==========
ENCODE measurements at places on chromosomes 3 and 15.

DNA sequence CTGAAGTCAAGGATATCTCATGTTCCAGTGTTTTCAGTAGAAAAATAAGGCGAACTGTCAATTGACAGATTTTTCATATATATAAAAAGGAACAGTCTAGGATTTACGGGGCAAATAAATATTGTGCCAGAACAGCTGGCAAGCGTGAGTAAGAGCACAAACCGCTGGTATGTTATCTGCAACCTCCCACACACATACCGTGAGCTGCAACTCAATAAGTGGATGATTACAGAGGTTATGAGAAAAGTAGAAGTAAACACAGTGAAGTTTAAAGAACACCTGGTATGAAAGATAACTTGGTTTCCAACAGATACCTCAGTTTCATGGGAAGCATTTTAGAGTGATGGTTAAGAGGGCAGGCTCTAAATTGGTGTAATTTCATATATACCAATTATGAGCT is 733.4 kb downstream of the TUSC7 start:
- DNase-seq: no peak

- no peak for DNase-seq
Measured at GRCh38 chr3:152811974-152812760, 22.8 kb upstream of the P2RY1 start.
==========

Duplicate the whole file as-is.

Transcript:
ENCODE measurements at places on chromosomes 3 and 15.

DNA sequence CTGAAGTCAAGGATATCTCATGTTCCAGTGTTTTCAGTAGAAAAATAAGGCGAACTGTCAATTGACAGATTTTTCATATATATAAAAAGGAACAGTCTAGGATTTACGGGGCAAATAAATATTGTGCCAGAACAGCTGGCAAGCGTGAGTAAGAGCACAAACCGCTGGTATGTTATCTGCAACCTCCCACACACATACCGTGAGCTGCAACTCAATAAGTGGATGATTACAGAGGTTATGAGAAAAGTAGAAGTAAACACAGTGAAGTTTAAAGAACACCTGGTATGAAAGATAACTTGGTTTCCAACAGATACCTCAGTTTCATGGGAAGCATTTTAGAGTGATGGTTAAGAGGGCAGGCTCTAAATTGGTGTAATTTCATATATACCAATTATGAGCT is 733.4 kb downstream of the TUSC7 start:
- DNase-seq: no peak

- no peak for DNase-seq
Measured at GRCh38 chr3:152811974-152812760, 22.8 kb upstream of the P2RY1 start.